"HAMSTTR"© ( Histogram And Meter Settings To The Right )
...Is a more accurate term to describe what we really mean when we say we "Expose To The Right" or ETTR. (from this point on I will use only the term HAMSTTR. Suffice it to say, that the term is new, and prior to August 2009 the universally used term to describe HAMSTTR was "ETTR" )
A brief History of "HAMSTTR"©.
- In 2003 Michael Reichmann of Luminous Landscape fame, and early Digital Photography Pioneer, was conducting a workshop in Iceland attended by none other than Thomas Knoll ( Creator of Photoshop! )
Thomas advised Michael to maximize the signal to noise ratio in Digital photography by adding what we call + EC (plus exposure compensation) while shooting RAW, and then if need be, using - EC during the RAW conversion to bring brightness levels back down to match the lighting at the time.
Complete Article here:
Expose to the Right - Maximizing S/N Ratio in Digital Photography
- Others had been seeing similar results, and very quickly word spread around that this was in fact a very effective technique.
Roger Cavanagh, and early POTN Contributor on Expose to the right
The advantages are several.
- Total image information is increased as more of the histogram falls under that right most section.
A 12 bit image is capable of recording 4,096 tonal values.
The right most "stop" of the histogram (brightest) data contains 2048 of these steps — fully half of those available. Now we use 14 bit in modern DSLRs, but the effect of "HAMSTTR"© is the same.
- Noise is reduced as more of the image falls to the right side of the histogram.
HAMSTTR will minimize the noise that potentially occurs in the darker regions of the image.
So far so good, now fast forward to August 2009 and a simple question regarding ISO settings posted on POTN results in a 20 page long debate re: use of the word "exposure"
In a nutshell, some old school purists would have it that we can not include the sensitivity of our cameras digital sensors in the "exposure" equation, because the current dictionary definition refers only to three components, ( luminance, Aperture, and shutter duration) ...not four. ISO is not part of the "triangle".
By this definition, even if your cameras' meter and histogram say otherwise, a shot taken @
1/100, f/4, ISO 100 is in fact the exact same "exposure" as a shot taken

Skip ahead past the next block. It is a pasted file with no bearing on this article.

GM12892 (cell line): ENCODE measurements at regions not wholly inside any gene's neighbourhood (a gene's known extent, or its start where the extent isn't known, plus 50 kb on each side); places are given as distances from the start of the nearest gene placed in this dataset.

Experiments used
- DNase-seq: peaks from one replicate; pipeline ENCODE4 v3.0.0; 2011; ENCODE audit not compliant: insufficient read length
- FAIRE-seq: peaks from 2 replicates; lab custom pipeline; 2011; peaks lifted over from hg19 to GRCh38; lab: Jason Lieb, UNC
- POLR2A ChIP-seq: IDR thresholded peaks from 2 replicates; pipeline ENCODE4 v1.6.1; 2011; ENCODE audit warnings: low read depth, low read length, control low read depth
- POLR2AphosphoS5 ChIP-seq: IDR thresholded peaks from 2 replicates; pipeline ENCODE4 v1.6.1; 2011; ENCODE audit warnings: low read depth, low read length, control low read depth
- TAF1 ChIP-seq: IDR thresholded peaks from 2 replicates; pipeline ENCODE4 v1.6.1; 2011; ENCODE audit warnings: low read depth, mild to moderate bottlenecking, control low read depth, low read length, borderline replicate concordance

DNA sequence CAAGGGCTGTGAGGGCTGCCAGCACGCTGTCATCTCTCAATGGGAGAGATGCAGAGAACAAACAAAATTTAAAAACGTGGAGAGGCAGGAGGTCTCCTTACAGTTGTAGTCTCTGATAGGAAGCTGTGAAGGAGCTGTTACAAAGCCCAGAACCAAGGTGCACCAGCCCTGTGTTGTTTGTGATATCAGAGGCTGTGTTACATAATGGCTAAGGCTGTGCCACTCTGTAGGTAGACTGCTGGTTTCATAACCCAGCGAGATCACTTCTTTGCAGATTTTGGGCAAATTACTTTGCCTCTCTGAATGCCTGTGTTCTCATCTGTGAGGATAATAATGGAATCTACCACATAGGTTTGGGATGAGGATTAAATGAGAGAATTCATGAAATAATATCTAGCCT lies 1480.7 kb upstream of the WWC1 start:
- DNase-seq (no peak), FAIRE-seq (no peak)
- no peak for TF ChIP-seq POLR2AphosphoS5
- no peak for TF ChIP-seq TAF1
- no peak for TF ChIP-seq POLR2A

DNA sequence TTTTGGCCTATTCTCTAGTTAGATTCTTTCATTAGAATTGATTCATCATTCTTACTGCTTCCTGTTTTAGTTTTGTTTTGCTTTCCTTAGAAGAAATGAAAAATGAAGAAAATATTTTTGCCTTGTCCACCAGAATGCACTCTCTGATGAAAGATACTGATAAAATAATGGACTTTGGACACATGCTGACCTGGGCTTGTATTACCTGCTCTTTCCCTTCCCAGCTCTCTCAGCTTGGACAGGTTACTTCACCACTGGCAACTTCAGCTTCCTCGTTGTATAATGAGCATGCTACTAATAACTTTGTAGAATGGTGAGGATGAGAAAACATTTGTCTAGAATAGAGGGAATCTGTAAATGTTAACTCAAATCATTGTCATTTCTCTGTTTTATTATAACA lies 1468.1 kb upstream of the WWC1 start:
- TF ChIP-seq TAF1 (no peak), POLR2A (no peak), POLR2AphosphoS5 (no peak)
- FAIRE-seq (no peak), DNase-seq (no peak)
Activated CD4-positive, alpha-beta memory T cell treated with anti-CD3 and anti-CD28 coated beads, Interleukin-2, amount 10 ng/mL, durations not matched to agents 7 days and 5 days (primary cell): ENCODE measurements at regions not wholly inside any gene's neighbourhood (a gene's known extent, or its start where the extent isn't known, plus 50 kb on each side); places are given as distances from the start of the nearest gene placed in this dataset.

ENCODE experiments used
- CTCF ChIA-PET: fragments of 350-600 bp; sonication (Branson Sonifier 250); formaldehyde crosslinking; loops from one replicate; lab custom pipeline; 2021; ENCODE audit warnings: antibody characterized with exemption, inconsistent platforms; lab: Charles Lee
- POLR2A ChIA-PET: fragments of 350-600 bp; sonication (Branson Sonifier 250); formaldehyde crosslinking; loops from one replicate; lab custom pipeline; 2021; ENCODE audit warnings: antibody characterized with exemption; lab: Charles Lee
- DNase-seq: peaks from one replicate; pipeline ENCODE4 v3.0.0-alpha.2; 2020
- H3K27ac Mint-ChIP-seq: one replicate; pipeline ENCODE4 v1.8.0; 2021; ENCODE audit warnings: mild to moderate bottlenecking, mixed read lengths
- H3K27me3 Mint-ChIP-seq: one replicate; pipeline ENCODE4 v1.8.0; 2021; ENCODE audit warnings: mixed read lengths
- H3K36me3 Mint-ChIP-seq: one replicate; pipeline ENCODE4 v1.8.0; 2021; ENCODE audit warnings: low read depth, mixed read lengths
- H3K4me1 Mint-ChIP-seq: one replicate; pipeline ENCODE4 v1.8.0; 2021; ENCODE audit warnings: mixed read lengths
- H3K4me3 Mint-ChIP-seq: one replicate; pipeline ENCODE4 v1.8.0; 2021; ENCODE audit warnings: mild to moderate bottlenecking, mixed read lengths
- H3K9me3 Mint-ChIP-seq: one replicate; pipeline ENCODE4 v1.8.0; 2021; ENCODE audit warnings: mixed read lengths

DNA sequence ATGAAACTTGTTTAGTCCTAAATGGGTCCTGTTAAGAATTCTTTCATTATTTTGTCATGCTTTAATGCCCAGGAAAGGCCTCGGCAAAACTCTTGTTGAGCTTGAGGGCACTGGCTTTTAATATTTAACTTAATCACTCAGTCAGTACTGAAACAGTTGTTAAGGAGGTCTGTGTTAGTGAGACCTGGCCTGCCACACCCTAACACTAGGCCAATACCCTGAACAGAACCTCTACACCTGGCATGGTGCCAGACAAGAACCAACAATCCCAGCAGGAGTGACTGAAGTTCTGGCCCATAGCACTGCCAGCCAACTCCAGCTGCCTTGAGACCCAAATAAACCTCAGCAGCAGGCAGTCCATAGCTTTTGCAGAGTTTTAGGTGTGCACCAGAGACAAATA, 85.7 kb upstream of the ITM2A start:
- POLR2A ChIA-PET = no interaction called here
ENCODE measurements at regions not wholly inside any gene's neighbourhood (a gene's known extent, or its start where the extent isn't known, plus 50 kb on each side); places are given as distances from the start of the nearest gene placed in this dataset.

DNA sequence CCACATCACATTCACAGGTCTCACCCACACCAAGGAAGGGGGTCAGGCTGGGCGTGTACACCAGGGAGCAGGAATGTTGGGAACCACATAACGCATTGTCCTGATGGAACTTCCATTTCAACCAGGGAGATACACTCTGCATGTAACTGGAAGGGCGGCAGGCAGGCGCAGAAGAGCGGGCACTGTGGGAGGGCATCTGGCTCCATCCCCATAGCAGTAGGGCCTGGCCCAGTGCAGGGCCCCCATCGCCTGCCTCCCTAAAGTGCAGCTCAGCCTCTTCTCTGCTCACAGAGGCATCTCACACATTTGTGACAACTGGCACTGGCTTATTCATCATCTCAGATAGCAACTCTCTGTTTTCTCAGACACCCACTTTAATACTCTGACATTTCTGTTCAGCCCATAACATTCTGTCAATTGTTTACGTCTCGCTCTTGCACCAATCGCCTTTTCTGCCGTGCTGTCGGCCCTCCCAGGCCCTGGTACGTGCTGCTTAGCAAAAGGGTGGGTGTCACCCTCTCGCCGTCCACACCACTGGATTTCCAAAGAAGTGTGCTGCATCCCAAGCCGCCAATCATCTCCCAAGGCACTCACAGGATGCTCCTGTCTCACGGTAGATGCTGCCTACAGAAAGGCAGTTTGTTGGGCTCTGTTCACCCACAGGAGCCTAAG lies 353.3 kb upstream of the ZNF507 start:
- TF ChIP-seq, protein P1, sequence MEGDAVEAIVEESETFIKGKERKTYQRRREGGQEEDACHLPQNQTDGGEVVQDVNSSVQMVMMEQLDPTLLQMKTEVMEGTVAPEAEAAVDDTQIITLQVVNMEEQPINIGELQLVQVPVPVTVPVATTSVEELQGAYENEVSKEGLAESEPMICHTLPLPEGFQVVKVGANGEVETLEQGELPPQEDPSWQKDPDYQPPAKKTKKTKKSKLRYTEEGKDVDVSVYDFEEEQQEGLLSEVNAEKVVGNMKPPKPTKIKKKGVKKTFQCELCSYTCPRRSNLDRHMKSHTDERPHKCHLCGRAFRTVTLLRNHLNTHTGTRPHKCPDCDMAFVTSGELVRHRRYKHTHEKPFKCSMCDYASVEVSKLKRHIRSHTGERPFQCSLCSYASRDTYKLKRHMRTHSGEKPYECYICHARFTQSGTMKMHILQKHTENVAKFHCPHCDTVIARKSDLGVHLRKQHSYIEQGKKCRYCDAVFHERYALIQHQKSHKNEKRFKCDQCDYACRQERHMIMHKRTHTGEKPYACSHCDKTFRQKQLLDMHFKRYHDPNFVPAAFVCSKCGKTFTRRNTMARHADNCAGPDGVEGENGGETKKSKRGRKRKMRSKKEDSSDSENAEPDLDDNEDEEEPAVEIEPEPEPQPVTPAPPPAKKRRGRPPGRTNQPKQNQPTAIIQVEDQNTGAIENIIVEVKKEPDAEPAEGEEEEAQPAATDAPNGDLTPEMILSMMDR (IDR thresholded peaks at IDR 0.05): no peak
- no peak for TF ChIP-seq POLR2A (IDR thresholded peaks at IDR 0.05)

1/100, f/4, ISO 1600
From this Epic thread;
By this definition the added sensitivity of the boosted ISO to 1600 does not alter the "exposure" but rather increases the brightness after the fact.
The trouble with this? Two fold:
1. It's true!
2. We simply do not use the word "exposure" that way any more! Call it "incorrect" but with all the terms we use in modern digital photography, EV, EC ETTR etc.. where "E" stands for Exposure in our camera metering system, all of these are effected by ISO. When in fact, by the "old school" standard, the correct definition, ISO has no impact on the "true exposure" as defined by "triangle" made up of Luminance, Shutter duration and Aperture.
In practice however, with digital (and even in film) we always include the sensitivity of the media or (ISO setting) in our calculations to make the image,. just as our equipment does this. In fact, the two tools we rely on most, absolutely include the ISO setting. More, they can not be forced to ignore it.
The Histogram and Meters in our cameras are effected by the ISO setting.
We can't escape that.
As much as all of this may seem self evident, the use of the word "exposure" in these terms seems to create a semantic paradigm.
Use vs. Definition
It was then suggested that a new term need be applied for the "other half" of our ETTR adjustments, the ISO settings. This term proffered is ITTR for "Iso To The Right"
This is fine to a point, however it draws a line that in practice the vast majority of us do not differentiate, or even recognize when shooting. It forces the use of Two Terms to do the same action, as that one action uses both techniques together, the ETTR and ITTR to push the Histogram and Meter to the right.
"HAMSTTR"© is a solution to remedy this cumbersome dichotomy.
HAMSTTR refers directly to the real world tools and setting we use to push "ETTR" and "ITTR"
We use the Cameras built in Meter and Histogram Settings to give us the "To The Right" adjustments.
For the vast majority, of ETTR shooters, HAMSTTR is what we've been doing all along. Combining both ETTR and the ISO push seamlessly in one set of adjustments to achieve one goal. An image pushed + EC to give us the most from our digital cameras and RAW files.
Further Reading on "HAMSTTR"©**
*In the following articles, please substitute "ETTR" and "Exposure" with "HAMSTTR©" and "Histogram and Meter" as all these guys are wrong.
Seriously though, these articles are MUST READ for new digital Photogs that have not been practicing HAMSTTR©, or even accomplished ones that have been but aren't sure why.
The following articles were written by some of the true pioneers of Digital imaging, hugely influential, even of you are familiar with all of there names, you've likely been following there advice for years, having been passed down now on forums by word of mouth.
Michael Reichmann on E (HAMS)* TTR July 2003
Roger Cavanagh on E (HAMS)* TTR Circa 2003
And it's early impact on POTN with some threads I found circa 2004;
Scottes On E (HAMS)* TTR:
A Question re: E (HAMS)* TTR:
* In the above links I substitute "HAMS" for E as apparently Michael and Roger etc. are like me and did not realize that they can't say "E" since the meter is showing the "ISO" as well.
** The term HAMSTTR© is copyright © CyberDyneSystems 2009